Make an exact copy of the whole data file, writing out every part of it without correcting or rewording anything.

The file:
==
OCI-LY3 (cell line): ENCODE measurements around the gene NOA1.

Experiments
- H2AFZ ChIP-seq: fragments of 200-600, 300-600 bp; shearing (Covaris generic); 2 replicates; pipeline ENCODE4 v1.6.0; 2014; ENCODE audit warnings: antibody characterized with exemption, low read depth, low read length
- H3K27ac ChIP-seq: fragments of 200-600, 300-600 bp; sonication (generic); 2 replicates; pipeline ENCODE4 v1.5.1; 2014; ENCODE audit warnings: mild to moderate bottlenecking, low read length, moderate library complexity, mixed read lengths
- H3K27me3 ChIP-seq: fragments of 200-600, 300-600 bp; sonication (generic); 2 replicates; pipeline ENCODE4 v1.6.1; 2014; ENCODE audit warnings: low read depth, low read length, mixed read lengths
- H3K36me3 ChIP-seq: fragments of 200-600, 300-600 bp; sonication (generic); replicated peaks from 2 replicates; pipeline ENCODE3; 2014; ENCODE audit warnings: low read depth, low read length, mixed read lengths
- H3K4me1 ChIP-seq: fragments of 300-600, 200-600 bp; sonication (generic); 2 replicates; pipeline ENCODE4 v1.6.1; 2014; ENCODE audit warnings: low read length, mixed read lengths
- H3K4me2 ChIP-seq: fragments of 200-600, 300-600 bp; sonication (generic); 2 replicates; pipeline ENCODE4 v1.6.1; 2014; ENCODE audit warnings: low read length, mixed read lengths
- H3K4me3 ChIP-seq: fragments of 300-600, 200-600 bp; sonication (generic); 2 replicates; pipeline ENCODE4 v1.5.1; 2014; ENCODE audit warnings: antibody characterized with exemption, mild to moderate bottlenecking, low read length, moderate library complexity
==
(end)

OCI-LY3 (cell line): ENCODE measurements around the gene NOA1.

Experiments
- H2AFZ ChIP-seq: fragments of 200-600, 300-600 bp; shearing (Covaris generic); 2 replicates; pipeline ENCODE4 v1.6.0; 2014; ENCODE audit warnings: antibody characterized with exemption, low read depth, low read length
- H3K27ac ChIP-seq: fragments of 200-600, 300-600 bp; sonication (generic); 2 replicates; pipeline ENCODE4 v1.5.1; 2014; ENCODE audit warnings: mild to moderate bottlenecking, low read length, moderate library complexity, mixed read lengths
- H3K27me3 ChIP-seq: fragments of 200-600, 300-600 bp; sonication (generic); 2 replicates; pipeline ENCODE4 v1.6.1; 2014; ENCODE audit warnings: low read depth, low read length, mixed read lengths
- H3K36me3 ChIP-seq: fragments of 200-600, 300-600 bp; sonication (generic); replicated peaks from 2 replicates; pipeline ENCODE3; 2014; ENCODE audit warnings: low read depth, low read length, mixed read lengths
- H3K4me1 ChIP-seq: fragments of 300-600, 200-600 bp; sonication (generic); 2 replicates; pipeline ENCODE4 v1.6.1; 2014; ENCODE audit warnings: low read length, mixed read lengths
- H3K4me2 ChIP-seq: fragments of 200-600, 300-600 bp; sonication (generic); 2 replicates; pipeline ENCODE4 v1.6.1; 2014; ENCODE audit warnings: low read length, mixed read lengths
- H3K4me3 ChIP-seq: fragments of 300-600, 200-600 bp; sonication (generic); 2 replicates; pipeline ENCODE4 v1.5.1; 2014; ENCODE audit warnings: antibody characterized with exemption, mild to moderate bottlenecking, low read length, moderate library complexity